Sinking Her Teeth Into Research
Kristen Skonieczny attributes some of her most gratifying experiences to the NYIT College of Osteopathic Medicine (NYITCOM) Academic Medicine Scholars Program. The program gave her many opportunities, including a fieldwork trip to the Bighorn Basin in Wyoming in June 2019 with Simone Hoffmann, Ph.D., assistant professor of anatomy in NYITCOM. She collected and analyzed bones and teeth from an ancient mammal, Coryphodon. “I would not have been fortunate enough to be a part of this research analysis, gain great mentors, and take a once in a lifetime trip to participate in fieldwork otherwise,” says Skonieczny. She sat down with The Box about to talk about her research and fieldwork experience.
Why did you choose NYITCOM?
I chose NYITCOM because of its excellent reputation, great location, and the positive experiences shared with me by alumni.
Can you tell us about your fieldwork in Montana with Assistant Professor Simone Hoffman?
I met with her and several undergraduate students from all over the country who were part of the Keck Geology Consortium Program. The team was interested in collecting and analyzing fossils from the Coryphodon. The teeth and long bones possess preserved annual growth lines similar to tree rings and therefore can allow us to estimate specimen age. It can also clue us in to other parameters such as rate of growth and body mass.
We spent several days traveling to the Bighorn Basin in Wyoming to do fieldwork. Here we scanned the land for evidence of fossils, collected samples, and took geographic coordinates for locality. Afterwards, we traveled to the Yellowstone Bighorn Research Association in Red Lodge, Mont., where we spent time in the classroom, cataloging and sorting our samples, and piecing fragments back together. I had the opportunity to give a lecture to the students on the cementum analysis of teeth and was able to learn a lot regarding the basics of geology and paleontology while working side by side with them.
What are you currently researching in regards to the fossil teeth discovered?
My particular area of involvement in this project is looking at the annual growth lines in the cementum of Coryphodon teeth using our micro-CT scan here at the medical school. We are scanning multiple specimens of canines, molars, and incisors with the micro-CT. With these images, we can make 3-D reconstructions of our data that allow us to scroll through multiple levels and sections of each tooth. We look for the cementum lines and trace them in multiple planes and sections along the teeth. We are currently in the process of comparing our results to that of bone histology, the current gold standard for analyzing such data. Exploring the utility of this micro-CT scan technology in regards to cementum is currently my main area of focus. Future projects will involve using the micro-CT scanner to analyze growth lines in the long bones of Coryphodon.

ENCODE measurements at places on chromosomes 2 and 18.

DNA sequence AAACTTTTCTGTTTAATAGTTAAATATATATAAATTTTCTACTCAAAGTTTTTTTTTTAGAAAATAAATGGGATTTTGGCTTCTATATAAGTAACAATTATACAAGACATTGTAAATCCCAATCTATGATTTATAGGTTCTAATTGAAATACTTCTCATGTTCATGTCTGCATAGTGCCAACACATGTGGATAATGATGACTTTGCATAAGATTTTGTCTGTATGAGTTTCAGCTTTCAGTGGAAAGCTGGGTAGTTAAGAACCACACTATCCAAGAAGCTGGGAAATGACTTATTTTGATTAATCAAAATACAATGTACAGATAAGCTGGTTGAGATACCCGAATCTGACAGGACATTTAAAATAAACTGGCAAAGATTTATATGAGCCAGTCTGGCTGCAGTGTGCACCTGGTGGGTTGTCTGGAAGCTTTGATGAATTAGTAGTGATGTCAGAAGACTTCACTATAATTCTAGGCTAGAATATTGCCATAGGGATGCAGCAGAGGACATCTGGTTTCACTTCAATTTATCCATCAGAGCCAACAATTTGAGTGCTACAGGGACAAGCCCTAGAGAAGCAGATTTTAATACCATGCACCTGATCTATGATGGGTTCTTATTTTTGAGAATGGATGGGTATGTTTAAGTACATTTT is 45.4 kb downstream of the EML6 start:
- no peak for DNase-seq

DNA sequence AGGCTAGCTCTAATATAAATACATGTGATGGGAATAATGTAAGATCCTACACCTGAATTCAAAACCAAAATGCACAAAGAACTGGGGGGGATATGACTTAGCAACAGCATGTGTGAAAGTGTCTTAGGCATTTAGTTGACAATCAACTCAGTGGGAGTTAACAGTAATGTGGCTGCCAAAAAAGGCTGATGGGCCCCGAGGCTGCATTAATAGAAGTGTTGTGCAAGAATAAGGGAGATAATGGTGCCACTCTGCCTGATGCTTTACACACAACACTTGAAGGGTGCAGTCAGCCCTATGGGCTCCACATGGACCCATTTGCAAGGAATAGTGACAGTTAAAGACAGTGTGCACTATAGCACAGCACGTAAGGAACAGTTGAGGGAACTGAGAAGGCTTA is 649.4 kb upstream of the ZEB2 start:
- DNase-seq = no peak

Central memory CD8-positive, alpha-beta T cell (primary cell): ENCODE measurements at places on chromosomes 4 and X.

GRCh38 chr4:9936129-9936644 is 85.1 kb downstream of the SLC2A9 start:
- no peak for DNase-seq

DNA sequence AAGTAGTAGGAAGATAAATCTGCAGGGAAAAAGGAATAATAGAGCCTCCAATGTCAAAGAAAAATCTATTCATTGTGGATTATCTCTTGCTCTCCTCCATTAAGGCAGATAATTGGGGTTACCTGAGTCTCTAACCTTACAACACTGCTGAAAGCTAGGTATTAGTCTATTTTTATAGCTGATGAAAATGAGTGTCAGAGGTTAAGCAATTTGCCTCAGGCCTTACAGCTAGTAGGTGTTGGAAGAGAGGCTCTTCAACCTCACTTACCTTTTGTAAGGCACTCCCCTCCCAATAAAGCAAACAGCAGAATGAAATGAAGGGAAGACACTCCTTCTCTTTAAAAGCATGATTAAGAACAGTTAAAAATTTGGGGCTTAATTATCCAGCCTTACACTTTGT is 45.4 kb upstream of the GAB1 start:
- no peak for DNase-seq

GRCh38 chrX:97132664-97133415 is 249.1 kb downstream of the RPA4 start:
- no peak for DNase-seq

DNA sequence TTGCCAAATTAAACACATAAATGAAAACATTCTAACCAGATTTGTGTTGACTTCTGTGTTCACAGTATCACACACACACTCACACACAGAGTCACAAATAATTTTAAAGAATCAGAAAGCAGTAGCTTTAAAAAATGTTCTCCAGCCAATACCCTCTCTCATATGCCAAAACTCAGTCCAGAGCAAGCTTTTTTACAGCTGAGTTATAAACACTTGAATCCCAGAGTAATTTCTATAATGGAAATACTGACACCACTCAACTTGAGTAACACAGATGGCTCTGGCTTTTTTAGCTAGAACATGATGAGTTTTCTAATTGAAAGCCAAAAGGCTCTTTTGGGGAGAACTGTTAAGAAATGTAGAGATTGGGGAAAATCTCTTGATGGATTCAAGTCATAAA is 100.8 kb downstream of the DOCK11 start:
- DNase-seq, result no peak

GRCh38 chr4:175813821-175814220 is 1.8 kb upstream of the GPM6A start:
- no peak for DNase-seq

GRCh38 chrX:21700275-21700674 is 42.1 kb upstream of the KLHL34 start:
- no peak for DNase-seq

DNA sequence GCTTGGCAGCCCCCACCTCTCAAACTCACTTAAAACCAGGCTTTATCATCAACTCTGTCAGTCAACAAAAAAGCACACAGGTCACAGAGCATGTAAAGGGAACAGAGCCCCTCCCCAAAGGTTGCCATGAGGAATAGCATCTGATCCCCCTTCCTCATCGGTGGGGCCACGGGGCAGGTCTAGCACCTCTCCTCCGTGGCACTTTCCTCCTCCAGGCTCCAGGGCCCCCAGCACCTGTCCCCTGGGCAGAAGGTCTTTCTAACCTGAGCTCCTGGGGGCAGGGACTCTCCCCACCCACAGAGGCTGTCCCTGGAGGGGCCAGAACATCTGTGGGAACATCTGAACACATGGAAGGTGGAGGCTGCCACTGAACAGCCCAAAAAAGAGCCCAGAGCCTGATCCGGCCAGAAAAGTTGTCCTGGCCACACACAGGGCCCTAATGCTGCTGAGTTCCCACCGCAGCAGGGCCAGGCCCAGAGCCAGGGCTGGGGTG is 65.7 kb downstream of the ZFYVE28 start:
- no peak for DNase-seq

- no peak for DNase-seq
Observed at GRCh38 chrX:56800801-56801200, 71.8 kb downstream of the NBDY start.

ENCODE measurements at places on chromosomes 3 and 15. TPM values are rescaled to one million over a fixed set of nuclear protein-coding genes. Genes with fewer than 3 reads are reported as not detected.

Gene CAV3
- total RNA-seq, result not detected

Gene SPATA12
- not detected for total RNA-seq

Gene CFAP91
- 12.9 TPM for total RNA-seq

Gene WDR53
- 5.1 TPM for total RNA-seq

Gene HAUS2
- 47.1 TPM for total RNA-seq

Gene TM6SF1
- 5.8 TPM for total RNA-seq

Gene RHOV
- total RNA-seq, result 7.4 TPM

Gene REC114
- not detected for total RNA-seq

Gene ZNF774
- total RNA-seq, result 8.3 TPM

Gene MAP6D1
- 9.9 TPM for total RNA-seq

What do you hope to discover?
My goal is to investigate how micro-CT compares to histology in terms of cementum line visualization. We are still in the process of gathering and comparing data, but to date we have seen quite a mix of results. In some cases, the micro-CT outperforms the histology. While in other cases, the histology outperforms the micro-CT. We have also gotten comparable data using both methods. We think there may be some variation in sample preservation and fossilization that may account for such disparity. It may also be that we need higher resolution images to visualize the cementum more clearly on the micro-CT.
How has this experience helped your growth personally and professionally?
This experience has allowed me to step out of my comfort zone and try something new. I have learned how to better adapt to unfamiliar situations, which I believe will help me in the future as a surgeon. Trying new things, working with new people, and learning new skills are all practical aspects of being a surgeon and physician.